APPEAL from the Circuit Court of Sangamon County; the Hon.
SIMON L. FRIEDMAN, Judge, presiding.
MR. JUSTICE GREEN DELIVERED THE OPINION OF THE COURT:
Rehearing denied April 24, 1981.
This case concerns the subpoena power of the Secretary of State in connection with investigations of violations of the Illinois Securities Law of 1953 (Ill. Rev. Stat. 1979, ch. 121 1/2, pars. 137.1 through 137.19).
On October 18, 1979, plaintiff, Alan J. Dixon, Secretary of State, acting pursuant to section 11(G) of the Law (Ill. Rev. Stat. 1979, ch. 121 1/2, par. 137.11 (G)) filed a complaint in the circuit court of Sangamon County seeking to compel defendant, Jerry L. O'Connor, to produce books, papers, and documents and to give testimony concerning a possible violation of the Law in regard to a solicitation, offer, and sale of certain securities. The complaint alleged that (1) on June 27, 1979, the Secretary of State, by Jerry Reed, a person designated by him, had issued a subpoena duces tecum to defendant pursuant to the Law, and (2) defendant had appeared in response thereto before Reed but had refused to testify or produce the requested documents. Defendant answered, denying that he was required to comply with the subpoena and claiming it to be unlawful and invalid. Subsequently, plaintiff's motion for summary judgment was allowed on September 25, 1980.
Section 11(G) provides in part:
"For the purpose of all investigations which in the opinion of the Secretary of State, are necessary and proper for the enforcement of this Act, the Secretary of State, or a person designated by him is empowered to administer oaths and affirmations, subpoena witnesses, take evidence, and require the production of any books, papers, or other documents which the Secretary of State, or a person designated by him, deems relevant or material to the inquiry." (Ill. Rev. Stat. 1979, ch. 121 1/2, par. 137.11(G).)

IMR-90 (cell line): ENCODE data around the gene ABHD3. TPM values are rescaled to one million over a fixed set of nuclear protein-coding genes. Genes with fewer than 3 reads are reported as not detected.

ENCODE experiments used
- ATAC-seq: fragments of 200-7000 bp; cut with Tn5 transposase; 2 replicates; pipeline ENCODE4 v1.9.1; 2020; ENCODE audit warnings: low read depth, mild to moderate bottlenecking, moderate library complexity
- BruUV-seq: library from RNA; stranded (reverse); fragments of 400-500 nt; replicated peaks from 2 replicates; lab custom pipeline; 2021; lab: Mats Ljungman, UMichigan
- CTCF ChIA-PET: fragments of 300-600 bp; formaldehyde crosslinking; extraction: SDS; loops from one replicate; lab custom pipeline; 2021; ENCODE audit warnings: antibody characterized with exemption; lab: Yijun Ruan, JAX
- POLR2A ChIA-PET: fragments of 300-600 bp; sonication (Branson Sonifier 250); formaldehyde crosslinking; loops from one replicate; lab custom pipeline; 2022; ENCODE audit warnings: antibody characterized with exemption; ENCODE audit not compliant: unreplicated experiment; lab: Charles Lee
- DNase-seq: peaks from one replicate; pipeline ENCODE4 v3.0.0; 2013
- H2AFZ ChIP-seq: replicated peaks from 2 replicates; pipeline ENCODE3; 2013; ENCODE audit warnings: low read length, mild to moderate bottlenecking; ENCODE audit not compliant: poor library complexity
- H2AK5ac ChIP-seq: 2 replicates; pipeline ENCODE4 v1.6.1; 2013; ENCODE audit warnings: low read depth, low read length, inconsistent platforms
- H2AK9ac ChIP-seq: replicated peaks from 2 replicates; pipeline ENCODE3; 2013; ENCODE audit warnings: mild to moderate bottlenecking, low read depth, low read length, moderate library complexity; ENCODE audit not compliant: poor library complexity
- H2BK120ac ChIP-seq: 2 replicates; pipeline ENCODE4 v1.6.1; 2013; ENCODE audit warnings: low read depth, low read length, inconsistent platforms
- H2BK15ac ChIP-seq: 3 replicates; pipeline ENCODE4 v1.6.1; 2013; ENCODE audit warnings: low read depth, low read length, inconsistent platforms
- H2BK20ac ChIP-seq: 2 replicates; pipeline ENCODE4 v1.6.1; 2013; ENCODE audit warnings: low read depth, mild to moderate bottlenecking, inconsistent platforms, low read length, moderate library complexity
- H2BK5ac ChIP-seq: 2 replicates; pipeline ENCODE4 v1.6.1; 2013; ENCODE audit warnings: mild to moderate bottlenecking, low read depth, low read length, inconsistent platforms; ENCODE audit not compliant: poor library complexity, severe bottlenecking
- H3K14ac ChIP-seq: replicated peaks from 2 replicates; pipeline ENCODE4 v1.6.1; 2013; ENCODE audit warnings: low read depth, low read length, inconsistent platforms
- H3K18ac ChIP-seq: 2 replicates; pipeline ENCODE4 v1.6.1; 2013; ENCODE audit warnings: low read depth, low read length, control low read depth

The section authorizes the circuit court, upon application of the Secretary of State, to order compliance and to sanction noncompliance with its contempt power.
On appeal defendant asserts: (1) section 11(G) authorizes only the Secretary of State to determine the necessity and propriety of an investigation; (2) even if the power may be delegated, the record here gives no indication of anyone so delegated having made the determination; and (3) in any event, summary judgment was improper because of the existence of factual issues as to the time, validity, and extent of such delegation of power.
Plaintiff admits that no personal determination of necessity and propriety was made by him but contends that the determination was made by David Hart Wunder, Securities Commissioner of Illinois, a person under plaintiff's direction and to whom the authority for determination had been delegated.
In support of his argument that only the Secretary can make the determination of necessity and propriety, defendant maintains (1) the lack of express authority for him to delegate the task coupled with the granting of the power to delegate the power to administer oaths, subpoena witnesses, take evidence, etc., indicates a legislative intent to deny the Secretary the power to make the delegation, and (2) analogy to the Securities Act of 1933 (15 U.S.C. § 77a et seq. (1976)) after which section 11(G) was patterned also indicates such a legislative intent.